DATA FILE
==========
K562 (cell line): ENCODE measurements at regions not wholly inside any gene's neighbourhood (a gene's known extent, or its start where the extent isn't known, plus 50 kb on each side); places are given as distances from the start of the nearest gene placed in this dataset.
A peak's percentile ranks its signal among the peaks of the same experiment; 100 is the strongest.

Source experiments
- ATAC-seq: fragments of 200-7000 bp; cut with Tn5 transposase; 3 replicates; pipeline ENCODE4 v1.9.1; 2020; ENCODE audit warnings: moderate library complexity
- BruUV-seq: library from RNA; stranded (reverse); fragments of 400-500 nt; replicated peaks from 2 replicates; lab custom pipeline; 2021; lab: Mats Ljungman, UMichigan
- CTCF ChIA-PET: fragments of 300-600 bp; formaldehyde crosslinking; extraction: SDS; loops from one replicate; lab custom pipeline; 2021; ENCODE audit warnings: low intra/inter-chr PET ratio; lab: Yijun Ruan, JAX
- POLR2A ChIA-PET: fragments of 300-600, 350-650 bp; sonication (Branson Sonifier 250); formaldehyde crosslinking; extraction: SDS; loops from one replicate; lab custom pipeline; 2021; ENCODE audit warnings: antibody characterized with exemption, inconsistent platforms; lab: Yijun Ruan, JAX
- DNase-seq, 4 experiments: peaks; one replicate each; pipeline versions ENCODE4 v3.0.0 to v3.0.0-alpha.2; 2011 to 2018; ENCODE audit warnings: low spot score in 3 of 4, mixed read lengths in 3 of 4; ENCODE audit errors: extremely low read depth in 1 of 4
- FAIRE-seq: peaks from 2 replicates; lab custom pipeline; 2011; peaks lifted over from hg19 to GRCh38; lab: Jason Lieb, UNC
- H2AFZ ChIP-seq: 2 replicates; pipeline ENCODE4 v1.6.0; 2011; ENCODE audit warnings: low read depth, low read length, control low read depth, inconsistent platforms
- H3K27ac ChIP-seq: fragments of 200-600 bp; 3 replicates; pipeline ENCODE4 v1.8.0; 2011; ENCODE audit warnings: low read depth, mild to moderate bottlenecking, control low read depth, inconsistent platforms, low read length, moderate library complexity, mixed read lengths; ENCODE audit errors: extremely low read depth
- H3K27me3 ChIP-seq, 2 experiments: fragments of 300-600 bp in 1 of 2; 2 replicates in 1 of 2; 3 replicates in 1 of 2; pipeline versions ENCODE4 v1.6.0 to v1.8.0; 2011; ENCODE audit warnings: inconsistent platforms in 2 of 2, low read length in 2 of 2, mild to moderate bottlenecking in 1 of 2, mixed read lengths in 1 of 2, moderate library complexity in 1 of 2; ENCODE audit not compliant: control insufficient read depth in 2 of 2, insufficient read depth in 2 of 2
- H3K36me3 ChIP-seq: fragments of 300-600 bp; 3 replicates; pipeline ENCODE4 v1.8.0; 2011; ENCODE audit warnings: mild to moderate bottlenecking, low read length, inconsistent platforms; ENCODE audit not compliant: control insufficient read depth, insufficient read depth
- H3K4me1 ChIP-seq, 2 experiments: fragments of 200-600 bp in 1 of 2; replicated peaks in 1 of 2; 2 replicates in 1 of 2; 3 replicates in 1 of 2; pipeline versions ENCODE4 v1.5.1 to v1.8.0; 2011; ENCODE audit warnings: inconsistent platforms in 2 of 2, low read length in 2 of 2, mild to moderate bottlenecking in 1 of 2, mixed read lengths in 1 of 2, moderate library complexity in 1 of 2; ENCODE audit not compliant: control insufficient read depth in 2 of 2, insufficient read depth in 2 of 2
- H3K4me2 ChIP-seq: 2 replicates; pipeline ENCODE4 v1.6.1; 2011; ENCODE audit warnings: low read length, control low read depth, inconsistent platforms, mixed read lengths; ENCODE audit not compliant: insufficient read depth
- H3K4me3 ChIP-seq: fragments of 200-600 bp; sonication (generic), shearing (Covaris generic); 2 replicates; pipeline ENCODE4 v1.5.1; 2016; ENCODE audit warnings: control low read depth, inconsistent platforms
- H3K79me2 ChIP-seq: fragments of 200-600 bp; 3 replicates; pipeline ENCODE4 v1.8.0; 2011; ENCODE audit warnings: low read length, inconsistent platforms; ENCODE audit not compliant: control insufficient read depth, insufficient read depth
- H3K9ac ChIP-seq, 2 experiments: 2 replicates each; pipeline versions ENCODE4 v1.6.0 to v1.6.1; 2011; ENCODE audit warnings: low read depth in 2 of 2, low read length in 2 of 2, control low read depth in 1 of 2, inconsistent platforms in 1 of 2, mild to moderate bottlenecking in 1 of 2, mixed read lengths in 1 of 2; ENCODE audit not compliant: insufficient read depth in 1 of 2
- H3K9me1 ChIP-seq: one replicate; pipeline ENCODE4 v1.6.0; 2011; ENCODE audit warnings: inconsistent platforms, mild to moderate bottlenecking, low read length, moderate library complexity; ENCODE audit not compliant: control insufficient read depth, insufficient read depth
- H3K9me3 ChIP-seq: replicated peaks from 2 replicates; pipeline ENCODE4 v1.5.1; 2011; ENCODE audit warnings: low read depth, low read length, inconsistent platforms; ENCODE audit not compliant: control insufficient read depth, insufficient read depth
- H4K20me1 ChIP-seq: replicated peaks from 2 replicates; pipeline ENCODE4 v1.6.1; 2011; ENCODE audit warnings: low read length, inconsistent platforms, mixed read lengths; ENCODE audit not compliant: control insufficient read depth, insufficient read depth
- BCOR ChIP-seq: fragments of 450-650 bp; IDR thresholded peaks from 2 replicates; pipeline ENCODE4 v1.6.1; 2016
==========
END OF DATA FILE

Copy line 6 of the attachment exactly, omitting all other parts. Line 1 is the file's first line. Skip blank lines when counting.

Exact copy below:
- CTCF ChIA-PET: fragments of 300-600 bp; formaldehyde crosslinking; extraction: SDS; loops from one replicate; lab custom pipeline; 2021; ENCODE audit warnings: low intra/inter-chr PET ratio; lab: Yijun Ruan, JAX